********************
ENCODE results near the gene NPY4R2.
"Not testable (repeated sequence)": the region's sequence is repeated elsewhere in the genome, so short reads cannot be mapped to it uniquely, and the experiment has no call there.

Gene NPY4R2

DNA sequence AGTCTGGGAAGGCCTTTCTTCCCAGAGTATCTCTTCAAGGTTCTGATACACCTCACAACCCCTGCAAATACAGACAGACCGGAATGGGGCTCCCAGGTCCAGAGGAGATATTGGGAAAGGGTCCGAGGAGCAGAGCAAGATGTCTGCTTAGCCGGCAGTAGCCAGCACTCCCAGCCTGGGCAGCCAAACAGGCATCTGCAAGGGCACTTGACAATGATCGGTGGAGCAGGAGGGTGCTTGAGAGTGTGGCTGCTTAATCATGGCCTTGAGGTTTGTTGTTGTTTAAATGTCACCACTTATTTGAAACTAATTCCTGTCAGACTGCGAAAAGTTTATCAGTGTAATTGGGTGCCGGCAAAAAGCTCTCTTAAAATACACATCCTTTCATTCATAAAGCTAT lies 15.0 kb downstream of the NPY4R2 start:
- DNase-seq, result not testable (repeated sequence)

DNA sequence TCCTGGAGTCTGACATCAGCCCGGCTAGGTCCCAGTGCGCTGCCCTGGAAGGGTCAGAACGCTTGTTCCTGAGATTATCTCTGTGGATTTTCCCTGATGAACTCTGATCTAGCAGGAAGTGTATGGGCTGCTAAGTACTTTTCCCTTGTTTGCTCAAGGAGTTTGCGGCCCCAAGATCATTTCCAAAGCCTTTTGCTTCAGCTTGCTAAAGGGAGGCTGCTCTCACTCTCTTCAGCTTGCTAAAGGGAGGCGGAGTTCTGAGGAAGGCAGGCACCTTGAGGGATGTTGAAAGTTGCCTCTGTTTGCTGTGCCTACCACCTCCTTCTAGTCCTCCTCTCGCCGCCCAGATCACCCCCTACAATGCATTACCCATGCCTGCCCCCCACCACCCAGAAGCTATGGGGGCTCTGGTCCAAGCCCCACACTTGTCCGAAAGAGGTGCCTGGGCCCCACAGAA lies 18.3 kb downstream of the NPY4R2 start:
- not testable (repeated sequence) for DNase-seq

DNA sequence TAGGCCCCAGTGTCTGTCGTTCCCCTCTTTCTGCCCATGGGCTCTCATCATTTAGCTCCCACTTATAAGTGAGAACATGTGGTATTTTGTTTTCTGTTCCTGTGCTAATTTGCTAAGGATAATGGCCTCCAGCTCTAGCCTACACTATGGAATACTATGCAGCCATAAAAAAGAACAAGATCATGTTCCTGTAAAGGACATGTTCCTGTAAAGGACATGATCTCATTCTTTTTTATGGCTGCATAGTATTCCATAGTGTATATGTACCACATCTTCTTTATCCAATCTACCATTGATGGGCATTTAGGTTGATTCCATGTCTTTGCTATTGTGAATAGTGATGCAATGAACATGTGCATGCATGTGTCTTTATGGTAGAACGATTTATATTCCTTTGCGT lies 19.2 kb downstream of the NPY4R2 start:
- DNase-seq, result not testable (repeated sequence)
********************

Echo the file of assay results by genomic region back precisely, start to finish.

ENCODE results near the gene NPY4R2.
"Not testable (repeated sequence)": the region's sequence is repeated elsewhere in the genome, so short reads cannot be mapped to it uniquely, and the experiment has no call there.

Gene NPY4R2

DNA sequence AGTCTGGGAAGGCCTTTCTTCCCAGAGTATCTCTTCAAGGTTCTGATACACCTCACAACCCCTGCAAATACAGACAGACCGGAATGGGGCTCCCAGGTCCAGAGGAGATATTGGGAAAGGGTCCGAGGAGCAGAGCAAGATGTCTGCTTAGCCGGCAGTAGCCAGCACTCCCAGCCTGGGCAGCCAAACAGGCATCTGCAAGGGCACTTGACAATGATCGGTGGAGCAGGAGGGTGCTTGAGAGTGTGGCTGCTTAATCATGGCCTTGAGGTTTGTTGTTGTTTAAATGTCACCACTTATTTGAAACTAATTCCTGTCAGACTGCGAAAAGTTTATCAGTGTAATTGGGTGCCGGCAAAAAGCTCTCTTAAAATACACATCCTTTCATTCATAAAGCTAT lies 15.0 kb downstream of the NPY4R2 start:
- DNase-seq, result not testable (repeated sequence)

DNA sequence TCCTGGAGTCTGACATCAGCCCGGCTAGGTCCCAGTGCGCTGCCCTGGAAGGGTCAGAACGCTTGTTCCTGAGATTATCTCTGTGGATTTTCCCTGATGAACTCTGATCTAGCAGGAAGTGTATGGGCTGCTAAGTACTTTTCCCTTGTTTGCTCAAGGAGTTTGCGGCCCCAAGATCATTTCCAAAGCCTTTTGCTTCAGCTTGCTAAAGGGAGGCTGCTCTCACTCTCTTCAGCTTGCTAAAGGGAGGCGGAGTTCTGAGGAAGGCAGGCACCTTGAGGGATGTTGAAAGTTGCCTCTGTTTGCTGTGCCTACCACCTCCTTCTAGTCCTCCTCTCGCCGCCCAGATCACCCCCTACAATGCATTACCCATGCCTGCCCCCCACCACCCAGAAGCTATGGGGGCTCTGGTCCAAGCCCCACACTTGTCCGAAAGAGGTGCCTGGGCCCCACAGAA lies 18.3 kb downstream of the NPY4R2 start:
- not testable (repeated sequence) for DNase-seq

DNA sequence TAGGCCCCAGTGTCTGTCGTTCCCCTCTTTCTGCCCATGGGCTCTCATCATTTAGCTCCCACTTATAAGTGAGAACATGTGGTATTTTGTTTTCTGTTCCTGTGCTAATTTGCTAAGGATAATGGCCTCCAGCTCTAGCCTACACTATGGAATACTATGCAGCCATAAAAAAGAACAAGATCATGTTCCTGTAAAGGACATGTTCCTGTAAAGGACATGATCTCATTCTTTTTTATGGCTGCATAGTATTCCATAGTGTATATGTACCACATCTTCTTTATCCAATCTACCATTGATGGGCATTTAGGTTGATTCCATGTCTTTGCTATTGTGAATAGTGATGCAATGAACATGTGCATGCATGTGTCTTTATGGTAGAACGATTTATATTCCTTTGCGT lies 19.2 kb downstream of the NPY4R2 start:
- DNase-seq, result not testable (repeated sequence)